OPINION: Germany will have to endure Covid for a while longer, but at least Merkel is going

OPINION: Germany will have to endure Covid for a while longer, but at least Merkel is going
Brian Melican is glad to see the back of Merkel. Photo: picture alliance/dpa | Kay Nietfeld
Both Angela Merkel and Covid have been around in Germany for seemingly forever. But at least change is on the horizon, even if we don't know what's coming next, writes Brian Melican in Hamburg.

It’s another typically grey Hamburg afternoon and I’m sitting at my desk eyeing up my postal vote for the upcoming Bundestagswahl. In recent years, I’ve often dropped my ballot off at the electoral services offices several weeks before polling day. After all, I was always pretty sure of who I wanted to vote for, if not necessarily always sure of precisely how to do that (anyone who thinks Erststimme/Zweitstimme (first and second vote) is complicated should give the five-vote system for the Hamburg local elections a try…). This time round, though, I’m hesitating.

It would appear that I’m not alone. As pollsters, pundits, and publicans (those much underestimated societal barometers) confirm, the mood in Germany this summer has been characterised by a strange blend of stasis and volatility. The stasis can be summed up in two words: Merkel and Corona. Both have been around seemingly forever – and it feels difficult to imagine either ever going away. The volatility comes from the complete uncertainty about what will come after them (and when “after” will be).

READ ALSO: EXPLAINED: When exactly will Merkel leave office?

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Let’s start with Merkel. She had been in office for little over six weeks when I first moved to Hamburg in early 2006. My entire life in Germany to date has taken place under a Merkel chancellorship, as has that of anyone currently turning 16 or younger. Through this feat alone, she has become beloved of many Germans, who of course like nothing more than weighty stability, both in their cars (Mercedes, BMW) and their Chancellors (think Kohl).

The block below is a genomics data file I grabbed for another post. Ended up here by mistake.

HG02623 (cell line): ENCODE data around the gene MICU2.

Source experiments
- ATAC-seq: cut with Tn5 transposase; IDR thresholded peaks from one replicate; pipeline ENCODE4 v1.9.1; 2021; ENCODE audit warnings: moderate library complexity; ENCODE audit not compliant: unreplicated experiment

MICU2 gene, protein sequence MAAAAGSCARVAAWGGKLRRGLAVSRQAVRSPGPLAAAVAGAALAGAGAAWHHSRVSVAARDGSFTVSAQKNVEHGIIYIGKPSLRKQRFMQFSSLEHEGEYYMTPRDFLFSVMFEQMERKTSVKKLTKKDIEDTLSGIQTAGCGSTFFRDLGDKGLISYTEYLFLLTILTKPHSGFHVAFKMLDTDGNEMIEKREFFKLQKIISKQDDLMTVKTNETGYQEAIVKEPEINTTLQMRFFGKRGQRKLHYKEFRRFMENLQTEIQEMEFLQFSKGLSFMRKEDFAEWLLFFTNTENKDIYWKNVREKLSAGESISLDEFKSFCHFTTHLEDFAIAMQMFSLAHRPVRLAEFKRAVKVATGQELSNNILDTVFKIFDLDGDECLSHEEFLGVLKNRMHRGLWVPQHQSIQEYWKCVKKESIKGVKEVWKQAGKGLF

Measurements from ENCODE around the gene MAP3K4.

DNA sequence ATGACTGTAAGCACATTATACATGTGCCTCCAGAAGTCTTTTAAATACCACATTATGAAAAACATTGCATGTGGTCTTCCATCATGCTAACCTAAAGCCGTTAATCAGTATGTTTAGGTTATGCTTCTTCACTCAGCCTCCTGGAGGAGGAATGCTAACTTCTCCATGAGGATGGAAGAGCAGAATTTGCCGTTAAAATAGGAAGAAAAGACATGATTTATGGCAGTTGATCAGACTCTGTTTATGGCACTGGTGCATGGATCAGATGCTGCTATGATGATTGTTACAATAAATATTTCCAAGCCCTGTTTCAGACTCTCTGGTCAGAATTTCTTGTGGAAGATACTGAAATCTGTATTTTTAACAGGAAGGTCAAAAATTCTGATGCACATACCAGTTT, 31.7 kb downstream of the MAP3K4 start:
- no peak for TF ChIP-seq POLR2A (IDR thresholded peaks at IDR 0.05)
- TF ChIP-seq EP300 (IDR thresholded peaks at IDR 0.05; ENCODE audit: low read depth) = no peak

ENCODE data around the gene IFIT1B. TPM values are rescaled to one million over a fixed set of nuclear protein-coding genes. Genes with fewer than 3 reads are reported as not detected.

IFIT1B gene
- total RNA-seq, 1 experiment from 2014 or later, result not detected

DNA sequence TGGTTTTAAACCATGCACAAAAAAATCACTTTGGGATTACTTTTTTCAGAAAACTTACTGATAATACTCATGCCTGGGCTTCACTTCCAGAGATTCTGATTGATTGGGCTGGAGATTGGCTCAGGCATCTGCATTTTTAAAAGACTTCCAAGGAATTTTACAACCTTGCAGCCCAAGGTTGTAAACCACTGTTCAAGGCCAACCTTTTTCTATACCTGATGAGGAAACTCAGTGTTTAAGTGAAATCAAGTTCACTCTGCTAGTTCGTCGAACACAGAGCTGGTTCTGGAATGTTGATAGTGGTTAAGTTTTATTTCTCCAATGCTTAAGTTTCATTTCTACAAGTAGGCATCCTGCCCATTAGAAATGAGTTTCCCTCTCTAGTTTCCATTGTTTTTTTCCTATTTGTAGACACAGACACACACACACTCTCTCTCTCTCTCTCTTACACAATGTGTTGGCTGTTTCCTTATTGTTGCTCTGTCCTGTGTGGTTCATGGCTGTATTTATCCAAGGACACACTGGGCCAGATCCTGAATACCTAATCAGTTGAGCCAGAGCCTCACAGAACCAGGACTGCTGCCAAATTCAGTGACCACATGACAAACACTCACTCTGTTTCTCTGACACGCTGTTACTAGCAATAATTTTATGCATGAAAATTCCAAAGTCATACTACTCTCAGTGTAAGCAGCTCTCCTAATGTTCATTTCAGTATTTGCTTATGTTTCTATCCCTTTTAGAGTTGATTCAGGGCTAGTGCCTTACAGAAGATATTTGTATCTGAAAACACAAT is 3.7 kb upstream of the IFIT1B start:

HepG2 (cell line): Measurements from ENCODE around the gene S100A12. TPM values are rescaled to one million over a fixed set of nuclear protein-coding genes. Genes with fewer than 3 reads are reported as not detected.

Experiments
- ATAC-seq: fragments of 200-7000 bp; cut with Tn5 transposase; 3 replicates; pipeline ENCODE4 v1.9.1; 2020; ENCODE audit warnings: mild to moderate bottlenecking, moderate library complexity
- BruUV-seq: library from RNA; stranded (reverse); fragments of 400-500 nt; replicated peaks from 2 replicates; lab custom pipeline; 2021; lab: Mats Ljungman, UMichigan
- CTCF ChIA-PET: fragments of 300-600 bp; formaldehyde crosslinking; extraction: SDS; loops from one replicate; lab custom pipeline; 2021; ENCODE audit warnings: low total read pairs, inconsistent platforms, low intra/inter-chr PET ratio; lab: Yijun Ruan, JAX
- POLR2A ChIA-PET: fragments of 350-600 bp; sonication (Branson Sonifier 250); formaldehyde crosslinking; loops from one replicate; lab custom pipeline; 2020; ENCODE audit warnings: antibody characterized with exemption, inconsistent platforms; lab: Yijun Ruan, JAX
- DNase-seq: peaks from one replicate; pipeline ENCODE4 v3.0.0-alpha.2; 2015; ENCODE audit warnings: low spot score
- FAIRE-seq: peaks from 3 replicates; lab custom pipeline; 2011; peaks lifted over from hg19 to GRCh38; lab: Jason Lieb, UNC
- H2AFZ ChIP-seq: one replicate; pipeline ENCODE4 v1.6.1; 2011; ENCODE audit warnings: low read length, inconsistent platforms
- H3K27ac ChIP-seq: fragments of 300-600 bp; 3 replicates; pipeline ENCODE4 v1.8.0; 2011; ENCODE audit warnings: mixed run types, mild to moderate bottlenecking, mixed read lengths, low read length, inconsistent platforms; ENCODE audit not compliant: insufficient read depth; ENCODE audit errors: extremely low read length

In fact, Germans are such suckers for stability that they voted Merkel even after her core campaign message became nothing more ambitious than “Sie kennen mich ja”. This translates as “Well, you know me”, but might be rendered facetiously as “Better the devil you know”.

It’s a paradox we’ve all come to know. Germans dislike almost everything about Merkel’s policies (or lack of them), but have proved unwilling to trust anyone else with the levers of power.

Literally everyone in Germany I know is deeply dissatisfied with something: people who vote for Merkel’s CDU often think they’re too soft on migrants and complain that they haven’t done enough to keep the Autobahn network in shape; people who don’t vote for the CDU are perplexed that it still refuses to recognise that Germany has always run on immigration and think the millions spent on re-tarmacking motorways might be put to better use on crumbling schools and understaffed hospitals.

Chancellor Angela Merkel with conservative chancellor candidate Armin Laschet. Photo: picture alliance/dpa | Michael Kappeler

If you detect some frustration in me personally here, you’re right: on most issues in public life, from immigration to public investment, the debate has barely moved on since I arrived. Ich kann es nicht mehr hören (I can’t listen to it anymore). The fact that Merkel only really scraped back in in 2017, having lost eight percent vote share (no, most people don’t remember that bit, either), suggests that I may not be as alone as I sometimes feel here.

In any case, I for one am absolutely delighted that Merkel has chosen to release us from this 16-year-limbo.